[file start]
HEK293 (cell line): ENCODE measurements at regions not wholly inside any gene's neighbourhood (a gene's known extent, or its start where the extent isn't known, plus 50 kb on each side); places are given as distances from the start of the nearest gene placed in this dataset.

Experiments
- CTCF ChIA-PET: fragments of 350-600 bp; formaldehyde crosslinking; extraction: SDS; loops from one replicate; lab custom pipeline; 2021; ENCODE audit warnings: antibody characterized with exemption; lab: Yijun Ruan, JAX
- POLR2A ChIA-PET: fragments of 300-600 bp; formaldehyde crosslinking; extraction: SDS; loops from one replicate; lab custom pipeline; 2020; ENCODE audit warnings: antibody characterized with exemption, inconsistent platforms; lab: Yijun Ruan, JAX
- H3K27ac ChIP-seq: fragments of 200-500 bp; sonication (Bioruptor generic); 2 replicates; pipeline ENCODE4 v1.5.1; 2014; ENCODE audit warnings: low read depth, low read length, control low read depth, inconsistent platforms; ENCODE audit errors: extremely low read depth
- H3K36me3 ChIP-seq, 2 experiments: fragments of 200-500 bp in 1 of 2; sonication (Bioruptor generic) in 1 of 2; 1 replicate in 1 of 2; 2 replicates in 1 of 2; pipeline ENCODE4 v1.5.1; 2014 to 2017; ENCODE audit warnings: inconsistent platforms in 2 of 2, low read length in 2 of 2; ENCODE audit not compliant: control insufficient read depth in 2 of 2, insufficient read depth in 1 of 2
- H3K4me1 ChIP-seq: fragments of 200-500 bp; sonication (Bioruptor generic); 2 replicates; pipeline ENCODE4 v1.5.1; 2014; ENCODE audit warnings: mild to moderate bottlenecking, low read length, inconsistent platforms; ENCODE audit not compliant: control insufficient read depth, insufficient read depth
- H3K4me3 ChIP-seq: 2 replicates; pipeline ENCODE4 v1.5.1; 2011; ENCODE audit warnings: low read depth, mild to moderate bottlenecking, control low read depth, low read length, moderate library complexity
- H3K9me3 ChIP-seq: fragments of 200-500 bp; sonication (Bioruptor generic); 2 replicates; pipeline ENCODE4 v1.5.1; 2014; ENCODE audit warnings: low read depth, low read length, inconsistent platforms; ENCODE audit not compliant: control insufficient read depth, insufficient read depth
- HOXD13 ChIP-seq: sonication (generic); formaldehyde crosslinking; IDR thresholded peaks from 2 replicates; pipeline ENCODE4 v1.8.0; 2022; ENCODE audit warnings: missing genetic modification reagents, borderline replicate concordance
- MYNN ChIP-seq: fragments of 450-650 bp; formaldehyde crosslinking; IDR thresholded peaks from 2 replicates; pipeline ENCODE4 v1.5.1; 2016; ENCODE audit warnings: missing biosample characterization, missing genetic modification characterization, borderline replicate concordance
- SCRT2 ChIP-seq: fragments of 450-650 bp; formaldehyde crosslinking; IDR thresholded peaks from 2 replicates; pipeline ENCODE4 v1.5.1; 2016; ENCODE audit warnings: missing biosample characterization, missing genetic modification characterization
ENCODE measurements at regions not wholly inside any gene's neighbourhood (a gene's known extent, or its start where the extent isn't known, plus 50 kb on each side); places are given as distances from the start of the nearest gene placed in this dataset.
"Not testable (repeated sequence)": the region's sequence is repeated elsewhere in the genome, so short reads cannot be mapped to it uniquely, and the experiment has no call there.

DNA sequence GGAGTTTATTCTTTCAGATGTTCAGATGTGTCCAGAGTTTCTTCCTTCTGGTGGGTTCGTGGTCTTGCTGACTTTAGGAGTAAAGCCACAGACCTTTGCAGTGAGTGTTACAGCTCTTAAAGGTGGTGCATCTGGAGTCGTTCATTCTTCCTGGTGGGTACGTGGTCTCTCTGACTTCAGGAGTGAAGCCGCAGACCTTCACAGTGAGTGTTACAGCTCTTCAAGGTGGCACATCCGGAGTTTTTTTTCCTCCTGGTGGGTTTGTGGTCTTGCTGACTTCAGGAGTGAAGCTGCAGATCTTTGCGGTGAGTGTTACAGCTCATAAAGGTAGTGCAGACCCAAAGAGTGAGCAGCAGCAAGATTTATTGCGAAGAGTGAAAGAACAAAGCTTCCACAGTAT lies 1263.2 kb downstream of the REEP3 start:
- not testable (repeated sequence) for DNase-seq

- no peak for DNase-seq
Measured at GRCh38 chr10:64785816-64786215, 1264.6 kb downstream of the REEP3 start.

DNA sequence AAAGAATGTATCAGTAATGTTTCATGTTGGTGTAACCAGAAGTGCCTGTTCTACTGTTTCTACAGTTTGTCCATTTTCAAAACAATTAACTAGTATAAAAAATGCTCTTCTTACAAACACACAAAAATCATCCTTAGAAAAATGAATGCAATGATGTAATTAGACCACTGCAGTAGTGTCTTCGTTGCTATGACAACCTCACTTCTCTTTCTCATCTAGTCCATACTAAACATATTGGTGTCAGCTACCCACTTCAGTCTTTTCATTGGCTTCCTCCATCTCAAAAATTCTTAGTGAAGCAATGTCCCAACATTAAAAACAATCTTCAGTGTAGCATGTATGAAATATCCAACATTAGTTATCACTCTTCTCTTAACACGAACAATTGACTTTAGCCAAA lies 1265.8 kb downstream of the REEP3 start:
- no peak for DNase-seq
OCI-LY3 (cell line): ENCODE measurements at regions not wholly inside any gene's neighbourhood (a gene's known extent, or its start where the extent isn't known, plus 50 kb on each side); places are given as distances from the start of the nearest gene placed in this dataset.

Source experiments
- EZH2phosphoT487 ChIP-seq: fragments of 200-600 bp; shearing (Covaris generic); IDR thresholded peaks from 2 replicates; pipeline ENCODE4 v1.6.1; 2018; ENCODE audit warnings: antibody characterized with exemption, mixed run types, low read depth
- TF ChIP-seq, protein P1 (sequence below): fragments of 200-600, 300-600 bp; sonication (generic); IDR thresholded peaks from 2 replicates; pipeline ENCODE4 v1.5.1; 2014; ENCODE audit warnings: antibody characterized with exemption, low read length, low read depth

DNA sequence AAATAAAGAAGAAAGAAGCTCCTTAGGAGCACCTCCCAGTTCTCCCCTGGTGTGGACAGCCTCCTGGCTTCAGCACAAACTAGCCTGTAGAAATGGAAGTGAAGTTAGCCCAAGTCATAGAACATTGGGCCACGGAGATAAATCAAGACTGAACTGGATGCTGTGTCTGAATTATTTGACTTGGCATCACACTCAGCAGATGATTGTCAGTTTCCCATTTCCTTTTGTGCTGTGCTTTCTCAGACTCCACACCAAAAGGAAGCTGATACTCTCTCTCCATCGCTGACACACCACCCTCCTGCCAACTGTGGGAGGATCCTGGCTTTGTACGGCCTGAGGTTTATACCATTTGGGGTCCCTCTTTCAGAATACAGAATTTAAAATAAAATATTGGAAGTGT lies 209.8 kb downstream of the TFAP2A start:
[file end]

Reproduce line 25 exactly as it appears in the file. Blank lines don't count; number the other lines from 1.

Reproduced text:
DNA sequence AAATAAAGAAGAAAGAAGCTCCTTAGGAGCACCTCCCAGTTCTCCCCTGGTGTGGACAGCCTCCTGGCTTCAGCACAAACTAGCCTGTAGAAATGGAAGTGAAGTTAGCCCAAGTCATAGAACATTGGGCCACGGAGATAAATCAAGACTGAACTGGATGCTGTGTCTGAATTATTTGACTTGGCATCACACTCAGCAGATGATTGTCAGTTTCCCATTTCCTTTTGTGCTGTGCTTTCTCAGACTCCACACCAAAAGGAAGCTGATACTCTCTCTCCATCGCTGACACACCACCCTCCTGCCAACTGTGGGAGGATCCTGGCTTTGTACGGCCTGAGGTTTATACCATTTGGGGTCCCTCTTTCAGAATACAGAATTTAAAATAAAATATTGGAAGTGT lies 209.8 kb downstream of the TFAP2A start: